Elsewhere, we’ve seen people produce shorter, but equally intriguing short films shot entirely in VR. Zero Point is a 20 minute long exploration of the history and technology behind the Oculus Rift. Appropriately, it can also be viewed with the Oculus Rift, and downloaded from the Steam store for $4.99.
Virtual Reality technology is also being used to enhance traditional broadcast journalism in a way that adds an extra depth and substance to reporting. One of the most intriguing examples was produced by ABC using the latest Jaunt VR camera rig, in order to explain the history of Damascus, and the ongoing threats posed to its archeological treasures from the Syrian Civil War.
Not using Jaunt’s equipment, but equally fascinating was RYOT’s exploration of the aftermath of the Nepalese earthquake, which was narrated by Hollywood starlet Susan Sarandon. This powerful short documentary took viewers on a tour of the devastated mountain kingdom, which they could explore by moving their heads.
People are very much making VR films. The quality of these experiences can be astounding, and they’re being produced in ever-increasing numbers. There are even rumors that the big studios are experimenting with it. But I wouldn’t get too excited just yet.
There’s Still A Long Way To Go
I’d love to watch a big-budget blockbuster on an Oculus Rift. I’d love to tilt my head, and pan through the bridge of the USS Enterprise. I’d love to experience what it was like to storm the beaches of Normandy, or pilot a Spitfire in the Battle of Britain, all without leaving the comfort of my own home. But I know that there’s still a lot of ground to cover before that becomes a reality.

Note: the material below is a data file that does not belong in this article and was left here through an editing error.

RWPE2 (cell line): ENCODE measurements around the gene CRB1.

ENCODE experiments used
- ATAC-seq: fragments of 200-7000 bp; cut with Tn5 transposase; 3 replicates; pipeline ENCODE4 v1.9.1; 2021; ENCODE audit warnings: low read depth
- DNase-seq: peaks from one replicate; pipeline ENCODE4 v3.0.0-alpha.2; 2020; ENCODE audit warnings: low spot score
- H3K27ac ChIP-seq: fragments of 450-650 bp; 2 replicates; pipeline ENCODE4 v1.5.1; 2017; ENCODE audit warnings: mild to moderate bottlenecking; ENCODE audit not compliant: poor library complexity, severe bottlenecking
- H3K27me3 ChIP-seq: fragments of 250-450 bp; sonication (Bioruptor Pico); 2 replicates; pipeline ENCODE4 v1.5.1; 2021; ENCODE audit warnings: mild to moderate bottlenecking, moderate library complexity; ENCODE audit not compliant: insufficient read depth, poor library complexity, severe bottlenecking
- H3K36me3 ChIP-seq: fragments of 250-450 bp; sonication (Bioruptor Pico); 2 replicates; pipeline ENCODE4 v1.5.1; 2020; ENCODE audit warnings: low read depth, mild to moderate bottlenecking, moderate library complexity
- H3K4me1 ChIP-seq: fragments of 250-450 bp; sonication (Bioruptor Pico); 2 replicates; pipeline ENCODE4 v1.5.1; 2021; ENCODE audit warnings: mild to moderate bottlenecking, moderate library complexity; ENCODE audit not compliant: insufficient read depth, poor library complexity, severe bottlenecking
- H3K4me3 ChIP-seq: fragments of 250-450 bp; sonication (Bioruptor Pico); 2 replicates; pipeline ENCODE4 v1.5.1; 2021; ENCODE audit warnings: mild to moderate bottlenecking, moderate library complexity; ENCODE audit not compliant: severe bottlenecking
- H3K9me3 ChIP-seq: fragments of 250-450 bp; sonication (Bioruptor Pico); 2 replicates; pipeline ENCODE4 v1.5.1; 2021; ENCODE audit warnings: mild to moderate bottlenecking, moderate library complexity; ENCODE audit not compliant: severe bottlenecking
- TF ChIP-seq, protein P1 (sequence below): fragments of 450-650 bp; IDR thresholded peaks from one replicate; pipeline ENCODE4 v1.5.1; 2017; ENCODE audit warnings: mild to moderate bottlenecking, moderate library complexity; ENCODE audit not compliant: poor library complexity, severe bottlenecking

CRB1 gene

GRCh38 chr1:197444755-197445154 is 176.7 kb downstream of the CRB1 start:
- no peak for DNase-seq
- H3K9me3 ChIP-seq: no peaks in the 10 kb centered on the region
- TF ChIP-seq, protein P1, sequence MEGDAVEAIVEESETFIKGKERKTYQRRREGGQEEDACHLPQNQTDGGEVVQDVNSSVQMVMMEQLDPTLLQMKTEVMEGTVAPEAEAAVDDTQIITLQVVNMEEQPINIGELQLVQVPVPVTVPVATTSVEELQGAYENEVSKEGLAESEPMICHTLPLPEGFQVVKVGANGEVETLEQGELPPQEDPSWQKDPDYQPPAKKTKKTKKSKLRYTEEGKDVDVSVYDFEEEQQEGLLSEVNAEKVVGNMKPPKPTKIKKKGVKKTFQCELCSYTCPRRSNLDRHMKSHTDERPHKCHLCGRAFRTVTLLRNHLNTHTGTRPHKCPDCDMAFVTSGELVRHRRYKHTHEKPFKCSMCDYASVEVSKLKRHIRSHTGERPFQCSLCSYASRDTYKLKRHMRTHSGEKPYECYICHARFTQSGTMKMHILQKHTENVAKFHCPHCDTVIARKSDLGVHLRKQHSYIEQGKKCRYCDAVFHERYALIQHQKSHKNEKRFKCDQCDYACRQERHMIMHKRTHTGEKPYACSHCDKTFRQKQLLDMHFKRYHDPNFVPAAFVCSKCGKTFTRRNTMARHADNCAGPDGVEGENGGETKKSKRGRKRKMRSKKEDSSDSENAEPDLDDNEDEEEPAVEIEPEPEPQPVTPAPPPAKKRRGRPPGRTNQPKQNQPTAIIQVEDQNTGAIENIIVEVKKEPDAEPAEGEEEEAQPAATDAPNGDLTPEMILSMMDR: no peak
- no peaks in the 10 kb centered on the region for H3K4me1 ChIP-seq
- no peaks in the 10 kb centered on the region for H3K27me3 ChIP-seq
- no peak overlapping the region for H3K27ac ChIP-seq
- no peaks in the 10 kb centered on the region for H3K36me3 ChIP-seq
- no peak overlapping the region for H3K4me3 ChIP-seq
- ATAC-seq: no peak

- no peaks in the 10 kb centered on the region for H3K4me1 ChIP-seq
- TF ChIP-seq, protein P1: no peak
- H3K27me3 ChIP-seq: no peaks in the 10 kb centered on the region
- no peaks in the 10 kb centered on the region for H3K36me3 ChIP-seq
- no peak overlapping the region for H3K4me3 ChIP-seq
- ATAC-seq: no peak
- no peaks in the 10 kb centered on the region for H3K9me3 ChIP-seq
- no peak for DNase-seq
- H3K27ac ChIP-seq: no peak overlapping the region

The camera equipment is only just coming into fruition. Although Jaunt VR’s camera equipment is impressive, there are no plans of yet to put it into mass-production. Rather, they intend to produce a small number, and lease them out to filmmakers as required. Although, with the millions of dollars Disney recently dumped into the company, who knows what might happen?
Then there are the added costs of producing films with 360 degrees of footage, rather than simply one camera perspective. No matter how you look at it, there are going to be added production costs. There’s also the point that 360 films are just the start. 360 lets you look around, but it doesn’t provide depth, or the ability to move your head. To provide a true VR movie experience, the hardware will have to advance even further.
It’s also worth noting that VR is still very much a niche concept. Hardly anyone owns headsets. You shouldn’t expect studios to release much VR content until they finally penetrate the mainstream consciousness.
Would You Watch VR Films?
VR has a bit more maturing to do. But the viewing and recording technology is rapidly advancing. Who knows what the future might look like?
Are you excited about the premise of VR films? Would you watch a film entirely in VR? I want to hear about it. Let me know in the comments below.